You can buy these predatory mites, eg. For example, at Katz Biotech AG (katzbiotech.de), they come by post and stay with you as long as spider mites abound, then move on and look for the next dense population.
In the garden that works fine, in the room not so, predatory mites live in very high humidity and enter the interior often. Only Amblyseius californicus should tolerate high temperatures and low humidity and even be suitable for use in indoor greenery. In the greenhouse, the use of both robbers may be useful.
4. Chemical-synthetic pesticides
The use of chemical pesticides can not be recommended for home gardens today against the background of increasing environmental diseases.
However, if you have the misfortune of living right next to a commercial producer whose spider mites spew on you in bulk (more than 80% of the eyes on the lumber are covered with red eggs), perhaps a chemical use is conceivable. In case of such extreme infestation, you should then seek advice from experts (local phytosanitary department) to avoid self-injury and resistance in spider mites.
The pesticides are complicated to use at a certain time (control must be given if the mites hatch from the winter eggs and the first mite generation has not yet laid down any summer eggs) and in a maximum number of treatments per crop / year, at a certain distance and a certain way, possibly with waiting time. But you should really use pesticides only in extreme emergency, they also harm the predatory mites, and that can already ensure even more red spiders...
For indoor plants, the use of chemical pesticides is certainly not recommended, it often harms the plant more than the mites.
Prevent infestations with red mini-spiders in the garden
If it was a bad "red haunting", you certainly do not want to see it again. How to prevent:
1. More nature for the garden
The main enemy of the spider mites is the predatory mite "Typhlodromus pyri", but some native predatory mites like to eat spider mites, perhaps they can not be sent as well by mail. In addition, lacewings, ladybirds, raub bugs like to grab once... the more natural you manage your garden, with Totholzecken, mulch, compost, etc., the greater the chances that these robbers populate your garden abundantly. Including organic fertilizer instead of abundant nitrogen fertilization in spring, the spider mites love it.
2. Ever nature for the garden?
If you have just taken over your garden from "pure chemistry management", you will first need a soil remediation and then an ecological transformation. You could then just let spider mites be spider mites and hope with this richly set table on the immigration of many natural enemies, that is already a piece of ecological transformation.
3. Robust plants
If your garden is full of fragile exotic animals that are nearly consumed by spider mites and other pests every year, it should be enough for you and you should plant robust native plants in the garden.
4. Nice neighbors
Plant onions and leeks next to last year's spider mite victims who are supposed to drive out spider mites.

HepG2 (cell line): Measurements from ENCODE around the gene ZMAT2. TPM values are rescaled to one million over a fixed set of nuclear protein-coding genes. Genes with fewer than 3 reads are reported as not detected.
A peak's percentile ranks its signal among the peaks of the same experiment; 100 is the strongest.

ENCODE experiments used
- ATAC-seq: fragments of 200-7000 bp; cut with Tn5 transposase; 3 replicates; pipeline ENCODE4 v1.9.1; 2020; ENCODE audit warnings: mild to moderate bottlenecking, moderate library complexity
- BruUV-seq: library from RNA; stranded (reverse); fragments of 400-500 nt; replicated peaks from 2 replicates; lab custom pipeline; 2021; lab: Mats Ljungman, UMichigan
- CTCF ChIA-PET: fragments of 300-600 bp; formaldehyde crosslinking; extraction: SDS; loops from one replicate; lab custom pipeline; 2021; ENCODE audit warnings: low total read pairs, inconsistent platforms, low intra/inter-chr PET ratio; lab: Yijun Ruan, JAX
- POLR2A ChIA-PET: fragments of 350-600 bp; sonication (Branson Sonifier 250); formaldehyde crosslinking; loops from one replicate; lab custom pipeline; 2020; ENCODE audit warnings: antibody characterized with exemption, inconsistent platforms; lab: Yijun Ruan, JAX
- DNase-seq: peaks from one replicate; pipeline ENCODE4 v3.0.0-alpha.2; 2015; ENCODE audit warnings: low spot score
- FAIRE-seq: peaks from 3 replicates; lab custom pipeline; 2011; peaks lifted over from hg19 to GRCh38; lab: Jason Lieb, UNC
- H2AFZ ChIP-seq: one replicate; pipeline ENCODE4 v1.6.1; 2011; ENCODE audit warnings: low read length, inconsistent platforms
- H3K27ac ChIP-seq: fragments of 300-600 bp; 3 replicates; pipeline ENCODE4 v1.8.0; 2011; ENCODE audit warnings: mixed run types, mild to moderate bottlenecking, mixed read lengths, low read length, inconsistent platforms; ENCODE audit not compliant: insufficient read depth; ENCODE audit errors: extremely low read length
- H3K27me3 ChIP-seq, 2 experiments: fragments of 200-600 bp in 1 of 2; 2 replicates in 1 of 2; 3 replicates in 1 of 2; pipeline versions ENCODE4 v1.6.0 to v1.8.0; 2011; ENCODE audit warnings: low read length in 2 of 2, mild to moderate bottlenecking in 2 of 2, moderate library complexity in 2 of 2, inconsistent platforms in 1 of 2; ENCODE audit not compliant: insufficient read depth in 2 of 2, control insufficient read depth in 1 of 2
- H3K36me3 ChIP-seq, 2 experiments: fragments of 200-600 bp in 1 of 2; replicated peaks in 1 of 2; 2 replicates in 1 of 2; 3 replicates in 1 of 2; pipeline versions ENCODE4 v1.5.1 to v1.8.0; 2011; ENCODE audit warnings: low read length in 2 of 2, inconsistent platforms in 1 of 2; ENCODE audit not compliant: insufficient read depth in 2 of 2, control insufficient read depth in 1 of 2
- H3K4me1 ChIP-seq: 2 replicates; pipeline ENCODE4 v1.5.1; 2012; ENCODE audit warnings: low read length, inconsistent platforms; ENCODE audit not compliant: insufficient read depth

5. Hungry robbers
Amblyseius californicus is a highly undemanding predatory mite that can endure several weeks of hunger and therefore can also be prophylactically placed in the garden.
Spider mites on houseplants again and again?
Our indoor plants are not necessarily plants that can survive well indoors. For a long life, they were never intended, the first houseplants came in the age of discoveries from the "new countries" to us, exotics and coveted status symbols.
As always with status symbols, everyone wanted to have one, if possible even more exotic than that of the neighbor, regardless of whether the plant can actually live in a living room; the new profession of "plant hunters" brought everything that could be sold as "green gold". If a plant soon faltered, that did not matter much, status symbols need to be bought more often anyway.
Houseplants thus come from foreign countries, ranging from tropical rainforest with 90% humidity and average temperature 24 - 28 degrees over dry areas with tropical climate to subtropical areas, with season changing day lengths and colder winters. More sensitive houseplants have a chance in our homes from the outset only if you explore the conditions under which they grew in their home country, some hardliners grow almost everywhere and are satisfied with almost any care; but all have in common that they thrive in the German living room under the most precarious light conditions.
The chance of indoor plants weakening is thus quite good; and who weakens, like to be attacked once by pests, z. B. of small red mini-spiders. The more sensitive a houseplant is, the more important special attention is; in indoor plants the best prevention against the "red danger". Check "strangers" regularly for pest infestation, as soon as you see "a little twitch", the houseplant should be subjected to the treatment described above. If you have many indoor plants, in quarantine, if spider mites or other pests keep coming back, then you should first control all housing conditions. If that does not help, the houseplants can get a new location next, and if that does not work, you can either experiment with plant light or opt for more robust indoor plants.
Conclusion: Small red mini-spiders can keep you pretty well on your plants without endangering yourself with pesticides. In the garden, the crawling small animals fight more easily than in the living environment, but for a repeatedly infested houseplant anyway applies at some point: "Are they too strong, you are too weak."